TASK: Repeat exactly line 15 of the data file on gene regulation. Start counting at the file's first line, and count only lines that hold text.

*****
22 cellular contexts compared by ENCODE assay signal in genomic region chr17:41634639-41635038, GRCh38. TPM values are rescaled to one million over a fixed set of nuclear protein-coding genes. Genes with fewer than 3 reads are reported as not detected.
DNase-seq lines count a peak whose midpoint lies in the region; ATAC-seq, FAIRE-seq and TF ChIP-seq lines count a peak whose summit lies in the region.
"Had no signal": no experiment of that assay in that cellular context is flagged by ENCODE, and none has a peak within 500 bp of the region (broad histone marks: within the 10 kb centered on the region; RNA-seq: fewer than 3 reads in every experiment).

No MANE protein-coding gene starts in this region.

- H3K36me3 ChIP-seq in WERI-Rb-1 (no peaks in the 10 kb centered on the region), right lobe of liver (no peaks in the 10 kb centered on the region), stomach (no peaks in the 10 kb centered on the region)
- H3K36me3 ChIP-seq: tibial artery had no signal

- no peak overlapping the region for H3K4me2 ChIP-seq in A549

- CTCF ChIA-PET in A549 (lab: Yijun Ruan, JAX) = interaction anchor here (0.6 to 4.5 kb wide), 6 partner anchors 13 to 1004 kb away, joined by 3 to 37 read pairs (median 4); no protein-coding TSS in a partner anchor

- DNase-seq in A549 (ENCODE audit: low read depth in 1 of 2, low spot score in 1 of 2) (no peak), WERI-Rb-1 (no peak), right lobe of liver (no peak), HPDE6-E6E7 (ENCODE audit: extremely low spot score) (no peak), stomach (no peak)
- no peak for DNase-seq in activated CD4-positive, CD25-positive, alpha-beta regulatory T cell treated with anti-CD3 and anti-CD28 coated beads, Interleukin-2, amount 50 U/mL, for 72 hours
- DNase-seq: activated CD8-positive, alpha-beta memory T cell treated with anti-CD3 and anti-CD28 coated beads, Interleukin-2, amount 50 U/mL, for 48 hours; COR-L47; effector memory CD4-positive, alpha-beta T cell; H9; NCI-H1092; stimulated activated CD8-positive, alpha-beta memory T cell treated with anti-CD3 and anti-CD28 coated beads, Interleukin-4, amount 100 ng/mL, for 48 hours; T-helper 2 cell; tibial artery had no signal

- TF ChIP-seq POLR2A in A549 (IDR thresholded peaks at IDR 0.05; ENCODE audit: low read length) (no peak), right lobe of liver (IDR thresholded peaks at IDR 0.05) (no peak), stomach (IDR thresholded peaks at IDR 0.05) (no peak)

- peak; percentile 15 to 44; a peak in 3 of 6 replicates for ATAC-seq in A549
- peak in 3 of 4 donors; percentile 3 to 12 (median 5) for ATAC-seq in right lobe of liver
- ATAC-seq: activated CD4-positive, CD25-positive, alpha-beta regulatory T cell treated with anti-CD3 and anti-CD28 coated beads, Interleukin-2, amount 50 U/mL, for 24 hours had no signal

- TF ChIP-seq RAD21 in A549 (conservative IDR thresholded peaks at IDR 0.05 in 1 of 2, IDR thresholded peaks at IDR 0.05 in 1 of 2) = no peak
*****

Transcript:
- ATAC-seq: activated CD4-positive, CD25-positive, alpha-beta regulatory T cell treated with anti-CD3 and anti-CD28 coated beads, Interleukin-2, amount 50 U/mL, for 24 hours had no signal